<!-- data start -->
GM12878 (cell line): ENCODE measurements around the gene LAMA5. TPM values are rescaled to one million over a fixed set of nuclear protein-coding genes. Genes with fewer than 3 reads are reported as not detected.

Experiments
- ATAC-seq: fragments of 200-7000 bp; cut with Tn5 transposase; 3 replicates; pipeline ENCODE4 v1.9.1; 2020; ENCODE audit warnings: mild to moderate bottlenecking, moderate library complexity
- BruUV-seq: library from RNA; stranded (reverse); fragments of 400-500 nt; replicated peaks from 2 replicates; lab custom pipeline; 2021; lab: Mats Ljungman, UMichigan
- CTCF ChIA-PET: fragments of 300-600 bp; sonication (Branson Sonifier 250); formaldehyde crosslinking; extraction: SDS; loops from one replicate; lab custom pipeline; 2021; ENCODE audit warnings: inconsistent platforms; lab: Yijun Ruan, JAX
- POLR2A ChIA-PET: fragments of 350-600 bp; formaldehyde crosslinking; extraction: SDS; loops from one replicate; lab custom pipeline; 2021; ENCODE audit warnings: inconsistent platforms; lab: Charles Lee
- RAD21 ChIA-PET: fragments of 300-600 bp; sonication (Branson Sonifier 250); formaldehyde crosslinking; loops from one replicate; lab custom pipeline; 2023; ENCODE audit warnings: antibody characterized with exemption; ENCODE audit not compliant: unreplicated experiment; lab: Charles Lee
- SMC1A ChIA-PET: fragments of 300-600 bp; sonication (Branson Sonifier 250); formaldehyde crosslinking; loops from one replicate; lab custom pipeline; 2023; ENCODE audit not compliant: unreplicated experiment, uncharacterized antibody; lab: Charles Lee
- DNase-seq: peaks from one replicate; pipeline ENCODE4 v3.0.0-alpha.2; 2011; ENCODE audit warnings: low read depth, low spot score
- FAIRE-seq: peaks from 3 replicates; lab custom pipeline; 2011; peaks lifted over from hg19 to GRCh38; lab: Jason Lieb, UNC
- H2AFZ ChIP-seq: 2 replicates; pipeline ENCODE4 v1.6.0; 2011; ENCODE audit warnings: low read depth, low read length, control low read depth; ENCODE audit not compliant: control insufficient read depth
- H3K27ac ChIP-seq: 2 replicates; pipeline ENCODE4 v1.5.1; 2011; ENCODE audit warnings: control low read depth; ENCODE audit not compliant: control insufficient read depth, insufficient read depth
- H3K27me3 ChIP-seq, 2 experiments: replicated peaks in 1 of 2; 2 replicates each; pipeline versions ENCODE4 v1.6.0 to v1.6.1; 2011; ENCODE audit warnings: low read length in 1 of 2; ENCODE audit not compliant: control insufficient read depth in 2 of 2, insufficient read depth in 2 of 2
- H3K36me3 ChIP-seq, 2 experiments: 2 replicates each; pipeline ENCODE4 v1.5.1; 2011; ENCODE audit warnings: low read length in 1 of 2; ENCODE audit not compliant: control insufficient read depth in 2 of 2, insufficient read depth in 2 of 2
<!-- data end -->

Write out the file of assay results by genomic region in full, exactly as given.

GM12878 (cell line): ENCODE measurements around the gene LAMA5. TPM values are rescaled to one million over a fixed set of nuclear protein-coding genes. Genes with fewer than 3 reads are reported as not detected.

Experiments
- ATAC-seq: fragments of 200-7000 bp; cut with Tn5 transposase; 3 replicates; pipeline ENCODE4 v1.9.1; 2020; ENCODE audit warnings: mild to moderate bottlenecking, moderate library complexity
- BruUV-seq: library from RNA; stranded (reverse); fragments of 400-500 nt; replicated peaks from 2 replicates; lab custom pipeline; 2021; lab: Mats Ljungman, UMichigan
- CTCF ChIA-PET: fragments of 300-600 bp; sonication (Branson Sonifier 250); formaldehyde crosslinking; extraction: SDS; loops from one replicate; lab custom pipeline; 2021; ENCODE audit warnings: inconsistent platforms; lab: Yijun Ruan, JAX
- POLR2A ChIA-PET: fragments of 350-600 bp; formaldehyde crosslinking; extraction: SDS; loops from one replicate; lab custom pipeline; 2021; ENCODE audit warnings: inconsistent platforms; lab: Charles Lee
- RAD21 ChIA-PET: fragments of 300-600 bp; sonication (Branson Sonifier 250); formaldehyde crosslinking; loops from one replicate; lab custom pipeline; 2023; ENCODE audit warnings: antibody characterized with exemption; ENCODE audit not compliant: unreplicated experiment; lab: Charles Lee
- SMC1A ChIA-PET: fragments of 300-600 bp; sonication (Branson Sonifier 250); formaldehyde crosslinking; loops from one replicate; lab custom pipeline; 2023; ENCODE audit not compliant: unreplicated experiment, uncharacterized antibody; lab: Charles Lee
- DNase-seq: peaks from one replicate; pipeline ENCODE4 v3.0.0-alpha.2; 2011; ENCODE audit warnings: low read depth, low spot score
- FAIRE-seq: peaks from 3 replicates; lab custom pipeline; 2011; peaks lifted over from hg19 to GRCh38; lab: Jason Lieb, UNC
- H2AFZ ChIP-seq: 2 replicates; pipeline ENCODE4 v1.6.0; 2011; ENCODE audit warnings: low read depth, low read length, control low read depth; ENCODE audit not compliant: control insufficient read depth
- H3K27ac ChIP-seq: 2 replicates; pipeline ENCODE4 v1.5.1; 2011; ENCODE audit warnings: control low read depth; ENCODE audit not compliant: control insufficient read depth, insufficient read depth
- H3K27me3 ChIP-seq, 2 experiments: replicated peaks in 1 of 2; 2 replicates each; pipeline versions ENCODE4 v1.6.0 to v1.6.1; 2011; ENCODE audit warnings: low read length in 1 of 2; ENCODE audit not compliant: control insufficient read depth in 2 of 2, insufficient read depth in 2 of 2
- H3K36me3 ChIP-seq, 2 experiments: 2 replicates each; pipeline ENCODE4 v1.5.1; 2011; ENCODE audit warnings: low read length in 1 of 2; ENCODE audit not compliant: control insufficient read depth in 2 of 2, insufficient read depth in 2 of 2